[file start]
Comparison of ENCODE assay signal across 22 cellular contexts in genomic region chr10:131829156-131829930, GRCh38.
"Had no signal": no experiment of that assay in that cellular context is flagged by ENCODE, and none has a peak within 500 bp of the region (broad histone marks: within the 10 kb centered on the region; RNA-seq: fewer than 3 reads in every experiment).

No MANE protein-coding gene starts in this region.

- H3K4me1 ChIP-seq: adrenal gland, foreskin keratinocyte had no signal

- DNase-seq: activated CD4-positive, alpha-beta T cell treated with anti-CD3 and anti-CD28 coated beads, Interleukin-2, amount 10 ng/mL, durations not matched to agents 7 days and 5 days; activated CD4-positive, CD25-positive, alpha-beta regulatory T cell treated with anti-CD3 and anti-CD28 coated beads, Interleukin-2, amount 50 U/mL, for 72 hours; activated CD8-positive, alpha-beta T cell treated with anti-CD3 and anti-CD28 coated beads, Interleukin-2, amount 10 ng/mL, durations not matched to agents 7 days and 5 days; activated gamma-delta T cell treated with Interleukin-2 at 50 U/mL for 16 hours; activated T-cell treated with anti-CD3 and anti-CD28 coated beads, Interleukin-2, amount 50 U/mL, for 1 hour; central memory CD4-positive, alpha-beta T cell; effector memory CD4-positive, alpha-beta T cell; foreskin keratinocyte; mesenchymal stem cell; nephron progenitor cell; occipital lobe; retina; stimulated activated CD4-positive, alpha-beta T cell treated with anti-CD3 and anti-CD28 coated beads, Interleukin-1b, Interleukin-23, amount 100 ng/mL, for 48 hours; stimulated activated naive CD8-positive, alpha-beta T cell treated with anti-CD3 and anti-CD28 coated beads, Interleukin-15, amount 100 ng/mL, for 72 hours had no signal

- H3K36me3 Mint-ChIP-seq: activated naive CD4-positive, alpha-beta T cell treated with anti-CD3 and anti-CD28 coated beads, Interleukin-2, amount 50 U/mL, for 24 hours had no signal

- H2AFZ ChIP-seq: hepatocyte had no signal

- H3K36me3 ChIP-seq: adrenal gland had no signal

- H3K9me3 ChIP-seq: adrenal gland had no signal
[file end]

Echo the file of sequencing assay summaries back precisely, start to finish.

Comparison of ENCODE assay signal across 22 cellular contexts in genomic region chr10:131829156-131829930, GRCh38.
"Had no signal": no experiment of that assay in that cellular context is flagged by ENCODE, and none has a peak within 500 bp of the region (broad histone marks: within the 10 kb centered on the region; RNA-seq: fewer than 3 reads in every experiment).

No MANE protein-coding gene starts in this region.

- H3K4me1 ChIP-seq: adrenal gland, foreskin keratinocyte had no signal

- DNase-seq: activated CD4-positive, alpha-beta T cell treated with anti-CD3 and anti-CD28 coated beads, Interleukin-2, amount 10 ng/mL, durations not matched to agents 7 days and 5 days; activated CD4-positive, CD25-positive, alpha-beta regulatory T cell treated with anti-CD3 and anti-CD28 coated beads, Interleukin-2, amount 50 U/mL, for 72 hours; activated CD8-positive, alpha-beta T cell treated with anti-CD3 and anti-CD28 coated beads, Interleukin-2, amount 10 ng/mL, durations not matched to agents 7 days and 5 days; activated gamma-delta T cell treated with Interleukin-2 at 50 U/mL for 16 hours; activated T-cell treated with anti-CD3 and anti-CD28 coated beads, Interleukin-2, amount 50 U/mL, for 1 hour; central memory CD4-positive, alpha-beta T cell; effector memory CD4-positive, alpha-beta T cell; foreskin keratinocyte; mesenchymal stem cell; nephron progenitor cell; occipital lobe; retina; stimulated activated CD4-positive, alpha-beta T cell treated with anti-CD3 and anti-CD28 coated beads, Interleukin-1b, Interleukin-23, amount 100 ng/mL, for 48 hours; stimulated activated naive CD8-positive, alpha-beta T cell treated with anti-CD3 and anti-CD28 coated beads, Interleukin-15, amount 100 ng/mL, for 72 hours had no signal

- H3K36me3 Mint-ChIP-seq: activated naive CD4-positive, alpha-beta T cell treated with anti-CD3 and anti-CD28 coated beads, Interleukin-2, amount 50 U/mL, for 24 hours had no signal

- H2AFZ ChIP-seq: hepatocyte had no signal

- H3K36me3 ChIP-seq: adrenal gland had no signal

- H3K9me3 ChIP-seq: adrenal gland had no signal